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Sentencing Reform Legislation Passes General Assembly

Former Governor Jack Markell (2009-2017) | News | Office of the Governor | Date Posted: Wednesday, June 18, 2014



Wilmington, DE – The Senate today passed legislation restoring judicial discretion by permitting judges to impose concurrent sentences for multiple offenses. The 19-2 vote sends House Bill 312 to the Governor for his signature after the House approved it 34-4 earlier this month.

When signed, the bill will represent the second piece of Governor Markell’s criminal justice agenda – outlined in his State of the State – to become law. He proposed the sentencing reform measure in January as part of his efforts to reduce prison crowding, recognizing that Delaware is the only state that currently forces judges, without exception, to impose consecutive sentences. Representative Stephanie Bolden (D-Wilmington) and Senator Margaret Rose Henry (D- Wilmington East) sponsored the legislation.

“We have an incarceration rate that is higher than the national average in a country whose average is higher than the rest of the world’s, and the enormous expense of our approach hasn’t made us any safer,” said Markell. “I thank Representative Bolden and Senator Henry for their leadership on legislation that recognizes that judges should have appropriate discretion to craft a sentence that is suitable for an individual offender. This is a step toward a better, fairer justice system.”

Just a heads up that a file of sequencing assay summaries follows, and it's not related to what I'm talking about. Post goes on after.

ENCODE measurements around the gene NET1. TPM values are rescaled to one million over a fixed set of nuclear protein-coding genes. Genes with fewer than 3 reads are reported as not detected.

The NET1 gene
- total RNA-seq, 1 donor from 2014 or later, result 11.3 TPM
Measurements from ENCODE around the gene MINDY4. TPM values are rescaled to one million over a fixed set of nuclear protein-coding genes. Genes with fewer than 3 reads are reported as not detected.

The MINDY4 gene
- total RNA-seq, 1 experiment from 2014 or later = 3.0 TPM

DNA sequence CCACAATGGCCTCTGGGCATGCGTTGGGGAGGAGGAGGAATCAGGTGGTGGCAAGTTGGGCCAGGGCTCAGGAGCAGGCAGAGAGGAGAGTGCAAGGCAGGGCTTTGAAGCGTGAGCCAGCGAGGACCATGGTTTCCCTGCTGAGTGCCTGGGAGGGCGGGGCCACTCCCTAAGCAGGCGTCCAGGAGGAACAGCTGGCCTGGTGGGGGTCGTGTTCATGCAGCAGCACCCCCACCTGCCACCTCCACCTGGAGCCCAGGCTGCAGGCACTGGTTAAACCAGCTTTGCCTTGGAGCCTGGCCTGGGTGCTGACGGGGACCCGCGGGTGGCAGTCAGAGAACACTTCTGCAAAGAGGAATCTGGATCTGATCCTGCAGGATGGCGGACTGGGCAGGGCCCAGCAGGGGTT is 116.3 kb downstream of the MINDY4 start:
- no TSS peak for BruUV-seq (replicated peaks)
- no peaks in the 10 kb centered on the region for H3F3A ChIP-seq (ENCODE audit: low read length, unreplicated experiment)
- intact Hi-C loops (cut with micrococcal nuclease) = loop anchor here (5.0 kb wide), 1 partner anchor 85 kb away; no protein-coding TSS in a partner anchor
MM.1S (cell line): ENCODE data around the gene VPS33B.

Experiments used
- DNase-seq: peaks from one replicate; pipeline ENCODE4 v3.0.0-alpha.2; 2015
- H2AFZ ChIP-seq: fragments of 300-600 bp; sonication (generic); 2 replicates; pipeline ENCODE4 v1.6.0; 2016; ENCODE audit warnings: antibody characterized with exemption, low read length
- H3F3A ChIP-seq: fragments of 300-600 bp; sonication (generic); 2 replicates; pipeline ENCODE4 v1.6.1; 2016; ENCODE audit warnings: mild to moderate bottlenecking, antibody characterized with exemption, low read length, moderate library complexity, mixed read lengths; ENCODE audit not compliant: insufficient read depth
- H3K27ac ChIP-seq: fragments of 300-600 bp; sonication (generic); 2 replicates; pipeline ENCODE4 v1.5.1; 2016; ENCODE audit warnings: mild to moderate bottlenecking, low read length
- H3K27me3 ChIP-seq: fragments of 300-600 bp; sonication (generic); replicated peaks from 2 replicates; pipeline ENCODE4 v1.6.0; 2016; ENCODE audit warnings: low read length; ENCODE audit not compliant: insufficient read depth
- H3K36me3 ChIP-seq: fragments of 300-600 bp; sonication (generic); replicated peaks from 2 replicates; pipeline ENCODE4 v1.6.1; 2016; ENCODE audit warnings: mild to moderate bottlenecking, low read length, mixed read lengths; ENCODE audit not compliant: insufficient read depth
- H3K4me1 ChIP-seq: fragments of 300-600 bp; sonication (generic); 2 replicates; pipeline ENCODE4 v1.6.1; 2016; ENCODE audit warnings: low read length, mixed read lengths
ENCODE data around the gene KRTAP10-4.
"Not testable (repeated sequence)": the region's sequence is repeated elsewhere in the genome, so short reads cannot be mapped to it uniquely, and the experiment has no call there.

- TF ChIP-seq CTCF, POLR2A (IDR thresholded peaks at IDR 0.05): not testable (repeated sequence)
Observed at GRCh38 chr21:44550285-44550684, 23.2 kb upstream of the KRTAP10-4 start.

Last month, the Governor signed another State of the State proposal, House Bill 167, which addressed employment discrimination against ex-offenders who have repaid their debt to society. That law forbids public employers from asking job candidates to check a box on their applications if they have a criminal record.

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Sentencing Reform Legislation Passes General Assembly

Former Governor Jack Markell (2009-2017) | News | Office of the Governor | Date Posted: Wednesday, June 18, 2014



Wilmington, DE – The Senate today passed legislation restoring judicial discretion by permitting judges to impose concurrent sentences for multiple offenses. The 19-2 vote sends House Bill 312 to the Governor for his signature after the House approved it 34-4 earlier this month.

When signed, the bill will represent the second piece of Governor Markell’s criminal justice agenda – outlined in his State of the State – to become law. He proposed the sentencing reform measure in January as part of his efforts to reduce prison crowding, recognizing that Delaware is the only state that currently forces judges, without exception, to impose consecutive sentences. Representative Stephanie Bolden (D-Wilmington) and Senator Margaret Rose Henry (D- Wilmington East) sponsored the legislation.

“We have an incarceration rate that is higher than the national average in a country whose average is higher than the rest of the world’s, and the enormous expense of our approach hasn’t made us any safer,” said Markell. “I thank Representative Bolden and Senator Henry for their leadership on legislation that recognizes that judges should have appropriate discretion to craft a sentence that is suitable for an individual offender. This is a step toward a better, fairer justice system.”

Last month, the Governor signed another State of the State proposal, House Bill 167, which addressed employment discrimination against ex-offenders who have repaid their debt to society. That law forbids public employers from asking job candidates to check a box on their applications if they have a criminal record.

image_printPrint

Related Topics:  , ,


Graphic that represents delaware news on a mobile phone

Keep up to date by receiving a daily digest email, around noon, of current news release posts from state agencies on news.delaware.gov.

Here you can subscribe to future news updates.